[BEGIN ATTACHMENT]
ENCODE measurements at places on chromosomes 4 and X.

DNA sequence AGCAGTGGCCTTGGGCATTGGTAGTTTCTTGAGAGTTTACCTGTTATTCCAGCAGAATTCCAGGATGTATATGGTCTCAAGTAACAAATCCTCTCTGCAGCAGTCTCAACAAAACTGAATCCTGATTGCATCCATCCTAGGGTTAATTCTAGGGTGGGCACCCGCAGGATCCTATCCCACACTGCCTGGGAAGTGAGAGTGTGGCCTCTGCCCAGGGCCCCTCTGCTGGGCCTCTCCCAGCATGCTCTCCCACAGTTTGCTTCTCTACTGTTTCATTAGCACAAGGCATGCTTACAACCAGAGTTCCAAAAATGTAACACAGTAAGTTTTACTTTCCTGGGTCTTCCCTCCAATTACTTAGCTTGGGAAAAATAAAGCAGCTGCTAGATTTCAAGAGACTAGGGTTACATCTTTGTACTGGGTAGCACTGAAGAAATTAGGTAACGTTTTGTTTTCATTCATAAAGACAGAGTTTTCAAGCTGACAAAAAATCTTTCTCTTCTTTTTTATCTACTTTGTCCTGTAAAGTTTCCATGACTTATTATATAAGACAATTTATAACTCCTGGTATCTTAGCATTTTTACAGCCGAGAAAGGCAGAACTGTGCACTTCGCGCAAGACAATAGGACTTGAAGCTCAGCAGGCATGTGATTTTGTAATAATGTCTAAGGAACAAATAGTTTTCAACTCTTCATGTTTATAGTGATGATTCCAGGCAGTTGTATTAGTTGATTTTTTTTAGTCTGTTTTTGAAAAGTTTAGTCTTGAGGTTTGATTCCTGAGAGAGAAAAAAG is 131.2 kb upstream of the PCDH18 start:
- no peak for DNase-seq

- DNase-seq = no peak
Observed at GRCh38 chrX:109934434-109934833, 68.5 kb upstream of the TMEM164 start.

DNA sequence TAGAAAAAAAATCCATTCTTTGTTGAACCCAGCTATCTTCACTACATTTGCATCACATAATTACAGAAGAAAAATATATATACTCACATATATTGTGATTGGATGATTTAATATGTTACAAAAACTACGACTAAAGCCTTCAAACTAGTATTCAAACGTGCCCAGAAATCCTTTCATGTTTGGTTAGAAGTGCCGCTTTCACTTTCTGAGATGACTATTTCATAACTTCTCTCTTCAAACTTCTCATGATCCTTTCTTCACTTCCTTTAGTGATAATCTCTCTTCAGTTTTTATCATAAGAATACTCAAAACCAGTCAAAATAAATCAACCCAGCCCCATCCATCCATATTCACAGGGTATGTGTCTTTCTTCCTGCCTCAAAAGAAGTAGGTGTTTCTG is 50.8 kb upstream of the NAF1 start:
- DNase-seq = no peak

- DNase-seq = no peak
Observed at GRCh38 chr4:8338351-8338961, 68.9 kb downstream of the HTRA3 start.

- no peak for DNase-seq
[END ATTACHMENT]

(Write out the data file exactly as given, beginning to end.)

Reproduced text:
ENCODE measurements at places on chromosomes 4 and X.

DNA sequence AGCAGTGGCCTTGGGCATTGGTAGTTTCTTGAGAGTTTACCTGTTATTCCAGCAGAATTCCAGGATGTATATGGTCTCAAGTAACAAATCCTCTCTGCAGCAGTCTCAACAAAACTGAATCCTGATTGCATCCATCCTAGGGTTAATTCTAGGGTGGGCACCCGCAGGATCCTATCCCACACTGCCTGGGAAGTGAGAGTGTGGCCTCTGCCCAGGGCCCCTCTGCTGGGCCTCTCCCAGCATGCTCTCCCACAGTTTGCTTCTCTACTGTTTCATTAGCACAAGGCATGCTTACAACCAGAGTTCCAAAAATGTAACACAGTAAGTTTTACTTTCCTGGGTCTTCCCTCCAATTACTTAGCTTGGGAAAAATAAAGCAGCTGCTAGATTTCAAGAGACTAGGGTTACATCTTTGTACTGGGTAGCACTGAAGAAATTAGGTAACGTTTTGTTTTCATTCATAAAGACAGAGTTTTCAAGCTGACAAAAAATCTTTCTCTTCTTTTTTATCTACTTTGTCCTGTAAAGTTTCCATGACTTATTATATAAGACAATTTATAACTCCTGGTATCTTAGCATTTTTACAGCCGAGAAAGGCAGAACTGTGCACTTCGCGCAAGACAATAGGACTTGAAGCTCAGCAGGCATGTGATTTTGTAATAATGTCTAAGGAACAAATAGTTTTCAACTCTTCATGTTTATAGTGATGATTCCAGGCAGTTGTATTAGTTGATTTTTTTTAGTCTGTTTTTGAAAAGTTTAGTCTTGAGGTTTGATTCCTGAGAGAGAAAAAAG is 131.2 kb upstream of the PCDH18 start:
- no peak for DNase-seq

- DNase-seq = no peak
Observed at GRCh38 chrX:109934434-109934833, 68.5 kb upstream of the TMEM164 start.

DNA sequence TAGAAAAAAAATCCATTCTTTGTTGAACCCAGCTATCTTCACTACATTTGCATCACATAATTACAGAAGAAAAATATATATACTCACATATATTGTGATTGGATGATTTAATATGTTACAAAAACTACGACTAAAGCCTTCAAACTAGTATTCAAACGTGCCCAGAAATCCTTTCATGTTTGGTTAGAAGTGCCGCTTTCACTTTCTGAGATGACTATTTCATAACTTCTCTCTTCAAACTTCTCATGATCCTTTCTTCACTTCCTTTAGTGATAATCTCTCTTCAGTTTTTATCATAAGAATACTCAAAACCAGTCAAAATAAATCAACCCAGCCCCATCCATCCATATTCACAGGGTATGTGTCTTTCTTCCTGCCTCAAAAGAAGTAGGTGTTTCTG is 50.8 kb upstream of the NAF1 start:
- DNase-seq = no peak

- DNase-seq = no peak
Observed at GRCh38 chr4:8338351-8338961, 68.9 kb downstream of the HTRA3 start.

- no peak for DNase-seq